What happens if I don’t have a Financial Agreement?
If a couple (either married or de facto) do not have a BFA, then there are essentially two options upon the breakdown of their relationship.
Firstly, the parties can agree on a property settlement – this is a cheaper and quicker alternative than going through the Court system to obtain property orders (see below).
Where the parties agree how to divide their property and the arrangement is fairly simple, they can generally complete an application for consent orders (available either online or from the Family Court). These consent orders are then subject to Court scrutiny, and will be rejected if the Court considers that they are not “fair, just and equitable”.
The Court has no input as to whether a BFA is just and equitable. By entering into a Financial Agreement, you are effectively precluding the court from any involvement in relation to your financial and property issues.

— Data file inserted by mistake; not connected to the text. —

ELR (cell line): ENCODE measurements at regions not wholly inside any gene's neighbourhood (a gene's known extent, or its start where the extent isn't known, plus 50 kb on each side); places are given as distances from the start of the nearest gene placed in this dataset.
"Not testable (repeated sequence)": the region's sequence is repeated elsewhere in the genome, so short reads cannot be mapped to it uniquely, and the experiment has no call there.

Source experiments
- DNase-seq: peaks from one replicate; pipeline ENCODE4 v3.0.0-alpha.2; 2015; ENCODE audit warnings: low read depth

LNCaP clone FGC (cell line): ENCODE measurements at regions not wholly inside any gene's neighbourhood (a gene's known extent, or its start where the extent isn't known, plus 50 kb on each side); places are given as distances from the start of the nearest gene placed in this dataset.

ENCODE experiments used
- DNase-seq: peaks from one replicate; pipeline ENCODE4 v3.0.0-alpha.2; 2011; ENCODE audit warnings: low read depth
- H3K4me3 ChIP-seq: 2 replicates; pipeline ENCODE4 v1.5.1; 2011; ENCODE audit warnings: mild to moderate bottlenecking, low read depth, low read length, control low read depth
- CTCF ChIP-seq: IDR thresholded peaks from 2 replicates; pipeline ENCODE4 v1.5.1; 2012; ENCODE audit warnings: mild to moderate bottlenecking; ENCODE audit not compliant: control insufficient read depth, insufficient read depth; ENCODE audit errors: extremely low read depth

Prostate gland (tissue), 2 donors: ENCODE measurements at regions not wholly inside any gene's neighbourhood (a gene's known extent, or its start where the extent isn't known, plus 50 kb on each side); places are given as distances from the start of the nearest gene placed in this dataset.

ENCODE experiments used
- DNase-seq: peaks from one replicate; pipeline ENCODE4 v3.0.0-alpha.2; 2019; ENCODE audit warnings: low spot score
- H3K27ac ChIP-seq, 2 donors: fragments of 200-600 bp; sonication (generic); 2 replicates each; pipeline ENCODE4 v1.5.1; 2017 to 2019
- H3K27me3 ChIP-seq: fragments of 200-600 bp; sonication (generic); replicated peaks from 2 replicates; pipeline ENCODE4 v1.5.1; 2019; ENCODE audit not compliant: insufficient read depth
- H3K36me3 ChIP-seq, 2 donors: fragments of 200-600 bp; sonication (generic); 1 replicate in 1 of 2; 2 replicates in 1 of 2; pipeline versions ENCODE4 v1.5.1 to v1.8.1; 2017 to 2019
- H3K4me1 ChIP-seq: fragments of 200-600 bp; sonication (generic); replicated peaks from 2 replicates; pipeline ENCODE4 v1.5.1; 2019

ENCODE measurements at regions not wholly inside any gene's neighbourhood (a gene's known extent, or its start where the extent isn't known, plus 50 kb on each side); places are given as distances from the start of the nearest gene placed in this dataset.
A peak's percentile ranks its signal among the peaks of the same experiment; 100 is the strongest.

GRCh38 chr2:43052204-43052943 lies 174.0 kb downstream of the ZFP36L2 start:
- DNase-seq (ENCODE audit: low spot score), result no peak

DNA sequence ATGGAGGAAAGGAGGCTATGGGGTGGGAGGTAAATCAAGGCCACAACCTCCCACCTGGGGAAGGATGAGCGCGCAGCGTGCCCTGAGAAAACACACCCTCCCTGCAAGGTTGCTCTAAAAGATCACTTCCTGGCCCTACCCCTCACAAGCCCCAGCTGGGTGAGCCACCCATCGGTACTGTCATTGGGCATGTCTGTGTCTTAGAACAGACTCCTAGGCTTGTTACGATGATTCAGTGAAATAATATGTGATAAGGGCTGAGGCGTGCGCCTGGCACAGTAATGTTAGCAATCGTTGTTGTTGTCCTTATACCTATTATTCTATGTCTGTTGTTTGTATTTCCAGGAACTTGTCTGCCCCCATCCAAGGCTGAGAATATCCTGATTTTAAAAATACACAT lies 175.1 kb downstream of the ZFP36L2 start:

Where there is no Financial Agreement and the parties cannot agree on how to divide the property, the Family Law Act 1975 will apply in working out a property settlement or spousal maintenance for a marriage or de facto relationship which breaks down.
For de facto partners, there is an additional ‘gateway’ test that they must satisfy before the Family Law Act will apply. There are 4 alternative tests – the most common of these are that that de facto relationship has been in existence for at least 2 years (either consecutively or cumulatively) or that there is a child of the de facto relationship. This is in addition to the co-habitation test.
This means that if a couple have been living together for less than 2 years and do not have a Financial Agreement, then the Family Law Act will not apply to apportion the property of the parties.